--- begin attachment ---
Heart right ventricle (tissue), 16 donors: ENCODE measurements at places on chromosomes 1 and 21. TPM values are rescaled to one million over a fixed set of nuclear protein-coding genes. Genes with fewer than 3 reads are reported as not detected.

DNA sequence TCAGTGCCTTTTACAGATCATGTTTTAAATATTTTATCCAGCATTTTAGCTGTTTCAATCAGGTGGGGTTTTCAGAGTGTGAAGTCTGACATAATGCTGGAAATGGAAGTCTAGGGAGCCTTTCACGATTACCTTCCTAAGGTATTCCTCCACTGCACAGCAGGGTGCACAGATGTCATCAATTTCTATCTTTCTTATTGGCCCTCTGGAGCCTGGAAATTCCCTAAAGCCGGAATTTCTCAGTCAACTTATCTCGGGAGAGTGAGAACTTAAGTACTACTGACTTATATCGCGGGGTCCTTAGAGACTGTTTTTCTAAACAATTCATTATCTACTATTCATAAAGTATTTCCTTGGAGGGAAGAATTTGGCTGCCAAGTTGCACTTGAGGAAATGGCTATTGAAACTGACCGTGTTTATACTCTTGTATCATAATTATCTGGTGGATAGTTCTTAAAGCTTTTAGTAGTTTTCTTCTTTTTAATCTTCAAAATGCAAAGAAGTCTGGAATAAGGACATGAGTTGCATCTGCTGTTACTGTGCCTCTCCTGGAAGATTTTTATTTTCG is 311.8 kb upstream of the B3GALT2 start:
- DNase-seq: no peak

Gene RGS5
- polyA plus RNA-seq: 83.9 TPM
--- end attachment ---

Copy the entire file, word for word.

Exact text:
Heart right ventricle (tissue), 16 donors: ENCODE measurements at places on chromosomes 1 and 21. TPM values are rescaled to one million over a fixed set of nuclear protein-coding genes. Genes with fewer than 3 reads are reported as not detected.

DNA sequence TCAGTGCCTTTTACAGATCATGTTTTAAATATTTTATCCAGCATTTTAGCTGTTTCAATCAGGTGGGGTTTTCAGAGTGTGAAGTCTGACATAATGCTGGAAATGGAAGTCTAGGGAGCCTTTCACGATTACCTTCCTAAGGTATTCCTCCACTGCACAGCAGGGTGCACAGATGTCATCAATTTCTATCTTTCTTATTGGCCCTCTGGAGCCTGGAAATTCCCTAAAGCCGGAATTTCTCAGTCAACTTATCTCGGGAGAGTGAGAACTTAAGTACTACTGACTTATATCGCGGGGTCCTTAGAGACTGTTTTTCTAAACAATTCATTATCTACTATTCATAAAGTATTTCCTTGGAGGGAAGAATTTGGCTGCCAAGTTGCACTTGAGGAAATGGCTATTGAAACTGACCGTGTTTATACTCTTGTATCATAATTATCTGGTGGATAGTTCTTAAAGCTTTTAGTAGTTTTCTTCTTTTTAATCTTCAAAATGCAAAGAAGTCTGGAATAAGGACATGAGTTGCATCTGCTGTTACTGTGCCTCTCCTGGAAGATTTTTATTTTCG is 311.8 kb upstream of the B3GALT2 start:
- DNase-seq: no peak

Gene RGS5
- polyA plus RNA-seq: 83.9 TPM